Cloth Diapering at Daycare with Julie
Julie joins me this week to share about her cloth diapering at daycare routine and story. This is the second time we talk daycare cloth diapering and brings great perspective to the conversation about how you can do it, what you need to know to do it, and share just another way of diapering.
Because cloth diapering is not just one way, but many different ways.
About the Cloth Diaper Podcast
The Cloth Diaper Podcast is just that a podcast dedicated to sharing stories of cloth diapering with parents around the world. This is not just your everyday mom podcast or parenting podcast. We're about connecting you with your favourite cloth diaper brands and retailers, the instagram influencers you follow, and the people making big changes within the cloth diaper industry for a more inclusive, supportive community.
The Cloth Diaper Podcast is enjoyed in over 60 countries around the world. We've chatted with established brands, emerging brands, and similar niche'd audiences. We're always looking for new show guests and sponsors.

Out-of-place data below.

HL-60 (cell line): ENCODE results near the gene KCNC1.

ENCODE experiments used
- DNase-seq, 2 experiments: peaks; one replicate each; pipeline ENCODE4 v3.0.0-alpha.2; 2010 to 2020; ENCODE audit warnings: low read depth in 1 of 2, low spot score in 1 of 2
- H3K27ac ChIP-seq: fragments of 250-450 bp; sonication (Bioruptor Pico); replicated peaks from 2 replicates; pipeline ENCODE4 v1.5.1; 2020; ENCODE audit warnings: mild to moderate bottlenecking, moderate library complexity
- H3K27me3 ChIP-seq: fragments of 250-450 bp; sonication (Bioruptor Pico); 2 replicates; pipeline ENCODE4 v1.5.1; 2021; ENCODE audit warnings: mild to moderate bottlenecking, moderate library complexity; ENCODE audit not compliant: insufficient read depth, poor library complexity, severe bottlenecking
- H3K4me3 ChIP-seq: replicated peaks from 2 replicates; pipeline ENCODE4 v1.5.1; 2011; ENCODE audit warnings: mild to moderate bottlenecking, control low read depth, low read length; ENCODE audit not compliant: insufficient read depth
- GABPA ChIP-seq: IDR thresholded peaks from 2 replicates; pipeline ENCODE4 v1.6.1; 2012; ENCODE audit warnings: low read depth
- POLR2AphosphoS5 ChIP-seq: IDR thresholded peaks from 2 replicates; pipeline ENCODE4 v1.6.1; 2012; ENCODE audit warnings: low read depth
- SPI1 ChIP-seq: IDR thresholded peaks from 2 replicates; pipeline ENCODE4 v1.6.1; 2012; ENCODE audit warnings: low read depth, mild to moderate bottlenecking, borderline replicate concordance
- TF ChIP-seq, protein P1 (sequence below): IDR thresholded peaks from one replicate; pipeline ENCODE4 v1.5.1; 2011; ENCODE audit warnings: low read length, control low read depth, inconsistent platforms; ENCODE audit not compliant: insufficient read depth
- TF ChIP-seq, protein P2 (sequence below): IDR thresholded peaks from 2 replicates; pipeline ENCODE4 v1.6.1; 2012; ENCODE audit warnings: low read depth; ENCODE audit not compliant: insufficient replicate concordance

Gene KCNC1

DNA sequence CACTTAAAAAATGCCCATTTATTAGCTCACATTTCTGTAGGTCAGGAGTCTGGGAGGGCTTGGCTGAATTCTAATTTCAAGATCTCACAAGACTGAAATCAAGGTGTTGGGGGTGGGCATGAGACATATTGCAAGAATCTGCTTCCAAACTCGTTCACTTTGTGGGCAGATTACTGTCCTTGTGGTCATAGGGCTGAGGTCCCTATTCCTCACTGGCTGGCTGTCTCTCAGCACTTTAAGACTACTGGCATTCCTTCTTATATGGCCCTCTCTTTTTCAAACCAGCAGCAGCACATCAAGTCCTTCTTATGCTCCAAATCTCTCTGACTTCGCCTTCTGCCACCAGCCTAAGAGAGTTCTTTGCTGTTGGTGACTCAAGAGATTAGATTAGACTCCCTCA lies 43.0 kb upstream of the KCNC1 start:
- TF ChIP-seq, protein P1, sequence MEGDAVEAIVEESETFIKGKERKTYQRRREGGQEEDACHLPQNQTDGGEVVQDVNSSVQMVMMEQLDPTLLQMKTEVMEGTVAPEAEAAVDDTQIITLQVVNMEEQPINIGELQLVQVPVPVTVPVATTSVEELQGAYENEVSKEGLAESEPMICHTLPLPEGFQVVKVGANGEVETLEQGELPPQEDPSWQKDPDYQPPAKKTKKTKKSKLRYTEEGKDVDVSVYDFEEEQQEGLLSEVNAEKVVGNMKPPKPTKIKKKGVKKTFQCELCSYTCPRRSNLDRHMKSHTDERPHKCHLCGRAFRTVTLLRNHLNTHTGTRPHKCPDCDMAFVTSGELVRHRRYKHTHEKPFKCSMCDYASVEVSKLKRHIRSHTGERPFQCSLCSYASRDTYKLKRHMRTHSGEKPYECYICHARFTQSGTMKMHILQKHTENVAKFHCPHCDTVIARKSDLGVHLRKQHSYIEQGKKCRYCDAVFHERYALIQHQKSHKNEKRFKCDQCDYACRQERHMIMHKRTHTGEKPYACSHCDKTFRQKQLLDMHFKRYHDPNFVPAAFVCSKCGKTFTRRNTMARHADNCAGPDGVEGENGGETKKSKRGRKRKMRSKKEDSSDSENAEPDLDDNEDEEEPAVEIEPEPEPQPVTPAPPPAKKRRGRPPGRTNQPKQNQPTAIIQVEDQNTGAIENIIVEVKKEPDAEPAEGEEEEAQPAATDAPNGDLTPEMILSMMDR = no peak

Cloth Diaper Parent
Julie is a mom of one sweet boy living in Wisconsin – she works out of the house in non-profit accounting. She started cloth diapering for the financial reasons.
When she found out she was pregnant she had the sticker shock of all the things baby, and it was a no brainer. A previous coworker had cloth diapered and introduced her to the modern cloth diaper and that’s a totally different and easier world.
Did you know you’d return to work and child care? And how did you think about cloth diapering and all that?